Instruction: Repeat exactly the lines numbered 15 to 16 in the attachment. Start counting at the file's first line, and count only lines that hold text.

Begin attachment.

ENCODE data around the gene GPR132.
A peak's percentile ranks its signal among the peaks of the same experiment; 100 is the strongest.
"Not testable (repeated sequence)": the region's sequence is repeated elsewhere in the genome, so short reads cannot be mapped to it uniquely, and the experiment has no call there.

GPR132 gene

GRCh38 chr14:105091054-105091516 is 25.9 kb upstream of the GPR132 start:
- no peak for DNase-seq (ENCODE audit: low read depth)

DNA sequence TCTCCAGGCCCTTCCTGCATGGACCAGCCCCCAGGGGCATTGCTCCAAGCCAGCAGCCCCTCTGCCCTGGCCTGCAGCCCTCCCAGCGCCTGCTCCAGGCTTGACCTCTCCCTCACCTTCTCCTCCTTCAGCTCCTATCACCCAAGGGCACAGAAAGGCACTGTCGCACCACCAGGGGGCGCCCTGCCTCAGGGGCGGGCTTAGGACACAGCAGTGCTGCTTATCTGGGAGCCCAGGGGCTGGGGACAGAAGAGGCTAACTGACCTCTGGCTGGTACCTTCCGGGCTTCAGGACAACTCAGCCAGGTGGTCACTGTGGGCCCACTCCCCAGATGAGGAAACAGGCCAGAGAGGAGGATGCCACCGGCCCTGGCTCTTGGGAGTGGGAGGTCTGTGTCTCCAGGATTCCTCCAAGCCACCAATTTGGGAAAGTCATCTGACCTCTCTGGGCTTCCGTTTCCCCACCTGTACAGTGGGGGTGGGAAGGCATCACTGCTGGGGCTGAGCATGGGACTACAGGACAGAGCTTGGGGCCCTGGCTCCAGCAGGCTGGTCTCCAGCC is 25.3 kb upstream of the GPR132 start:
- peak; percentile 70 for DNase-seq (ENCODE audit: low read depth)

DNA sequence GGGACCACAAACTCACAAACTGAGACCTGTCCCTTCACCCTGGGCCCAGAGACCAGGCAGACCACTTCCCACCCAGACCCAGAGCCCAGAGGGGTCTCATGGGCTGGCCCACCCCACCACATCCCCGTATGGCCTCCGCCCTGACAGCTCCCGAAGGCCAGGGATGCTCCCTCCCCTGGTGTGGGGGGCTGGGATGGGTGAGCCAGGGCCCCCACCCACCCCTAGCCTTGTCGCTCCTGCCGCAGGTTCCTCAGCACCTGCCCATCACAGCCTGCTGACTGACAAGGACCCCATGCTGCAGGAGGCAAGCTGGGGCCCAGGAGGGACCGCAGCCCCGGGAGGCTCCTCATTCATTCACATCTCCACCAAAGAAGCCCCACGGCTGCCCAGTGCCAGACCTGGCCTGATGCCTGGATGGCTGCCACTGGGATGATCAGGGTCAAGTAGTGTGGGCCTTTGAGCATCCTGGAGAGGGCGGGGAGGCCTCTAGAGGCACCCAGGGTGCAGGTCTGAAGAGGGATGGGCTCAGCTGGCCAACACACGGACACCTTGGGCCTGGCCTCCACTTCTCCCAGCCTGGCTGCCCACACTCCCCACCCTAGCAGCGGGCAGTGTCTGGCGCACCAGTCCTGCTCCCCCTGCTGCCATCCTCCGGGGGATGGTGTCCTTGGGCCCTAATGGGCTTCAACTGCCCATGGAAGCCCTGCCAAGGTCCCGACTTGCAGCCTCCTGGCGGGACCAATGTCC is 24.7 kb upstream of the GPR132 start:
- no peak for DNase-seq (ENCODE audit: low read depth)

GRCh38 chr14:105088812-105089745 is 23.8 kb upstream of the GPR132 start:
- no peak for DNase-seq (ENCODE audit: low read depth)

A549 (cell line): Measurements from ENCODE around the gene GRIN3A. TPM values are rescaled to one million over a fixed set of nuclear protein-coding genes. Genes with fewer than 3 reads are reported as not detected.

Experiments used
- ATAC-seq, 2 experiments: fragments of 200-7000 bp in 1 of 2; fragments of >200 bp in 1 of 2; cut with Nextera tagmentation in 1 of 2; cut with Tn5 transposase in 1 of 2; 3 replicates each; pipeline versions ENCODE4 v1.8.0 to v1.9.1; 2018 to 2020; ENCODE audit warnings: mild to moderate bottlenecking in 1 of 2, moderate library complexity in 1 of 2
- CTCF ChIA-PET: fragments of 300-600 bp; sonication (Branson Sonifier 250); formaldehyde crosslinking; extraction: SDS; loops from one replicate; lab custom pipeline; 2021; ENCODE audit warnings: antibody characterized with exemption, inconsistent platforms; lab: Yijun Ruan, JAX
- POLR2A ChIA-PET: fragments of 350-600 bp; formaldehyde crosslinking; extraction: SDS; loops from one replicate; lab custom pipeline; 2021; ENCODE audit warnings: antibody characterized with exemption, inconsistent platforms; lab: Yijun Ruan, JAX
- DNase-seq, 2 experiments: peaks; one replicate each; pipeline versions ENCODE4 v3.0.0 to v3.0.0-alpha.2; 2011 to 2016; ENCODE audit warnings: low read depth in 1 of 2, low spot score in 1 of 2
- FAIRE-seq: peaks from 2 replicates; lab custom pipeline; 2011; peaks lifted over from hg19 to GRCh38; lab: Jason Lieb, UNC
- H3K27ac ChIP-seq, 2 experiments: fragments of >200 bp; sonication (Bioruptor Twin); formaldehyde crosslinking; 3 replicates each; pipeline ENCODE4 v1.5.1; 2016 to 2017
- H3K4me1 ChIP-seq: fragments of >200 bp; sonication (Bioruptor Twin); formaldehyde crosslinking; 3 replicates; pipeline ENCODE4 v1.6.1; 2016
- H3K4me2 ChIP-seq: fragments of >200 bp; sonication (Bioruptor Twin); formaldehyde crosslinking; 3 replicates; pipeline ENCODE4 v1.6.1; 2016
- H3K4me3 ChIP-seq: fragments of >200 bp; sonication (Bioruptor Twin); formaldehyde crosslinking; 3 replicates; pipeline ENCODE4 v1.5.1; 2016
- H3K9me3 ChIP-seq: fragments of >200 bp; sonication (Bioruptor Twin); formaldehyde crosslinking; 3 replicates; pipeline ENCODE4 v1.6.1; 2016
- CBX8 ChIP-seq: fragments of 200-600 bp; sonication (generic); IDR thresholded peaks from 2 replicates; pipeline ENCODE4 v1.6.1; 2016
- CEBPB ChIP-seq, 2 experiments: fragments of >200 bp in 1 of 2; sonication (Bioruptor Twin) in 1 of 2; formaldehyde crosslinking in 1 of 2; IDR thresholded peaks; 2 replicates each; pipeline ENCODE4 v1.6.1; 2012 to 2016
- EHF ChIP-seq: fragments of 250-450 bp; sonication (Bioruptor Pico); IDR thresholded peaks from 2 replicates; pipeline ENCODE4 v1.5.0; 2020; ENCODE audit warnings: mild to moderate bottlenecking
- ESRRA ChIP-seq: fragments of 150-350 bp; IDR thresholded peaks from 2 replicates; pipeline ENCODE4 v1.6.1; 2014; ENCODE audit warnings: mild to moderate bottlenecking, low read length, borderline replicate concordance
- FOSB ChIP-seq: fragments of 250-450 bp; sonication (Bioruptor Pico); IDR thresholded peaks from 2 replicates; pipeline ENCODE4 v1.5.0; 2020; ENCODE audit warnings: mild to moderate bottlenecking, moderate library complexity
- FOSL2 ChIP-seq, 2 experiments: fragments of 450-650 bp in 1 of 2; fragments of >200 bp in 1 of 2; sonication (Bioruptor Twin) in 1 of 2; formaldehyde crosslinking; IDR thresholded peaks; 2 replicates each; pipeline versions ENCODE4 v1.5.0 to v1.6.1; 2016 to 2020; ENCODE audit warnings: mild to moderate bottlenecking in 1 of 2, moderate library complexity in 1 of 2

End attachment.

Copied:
- ATAC-seq, 2 experiments: fragments of 200-7000 bp in 1 of 2; fragments of >200 bp in 1 of 2; cut with Nextera tagmentation in 1 of 2; cut with Tn5 transposase in 1 of 2; 3 replicates each; pipeline versions ENCODE4 v1.8.0 to v1.9.1; 2018 to 2020; ENCODE audit warnings: mild to moderate bottlenecking in 1 of 2, moderate library complexity in 1 of 2
- CTCF ChIA-PET: fragments of 300-600 bp; sonication (Branson Sonifier 250); formaldehyde crosslinking; extraction: SDS; loops from one replicate; lab custom pipeline; 2021; ENCODE audit warnings: antibody characterized with exemption, inconsistent platforms; lab: Yijun Ruan, JAX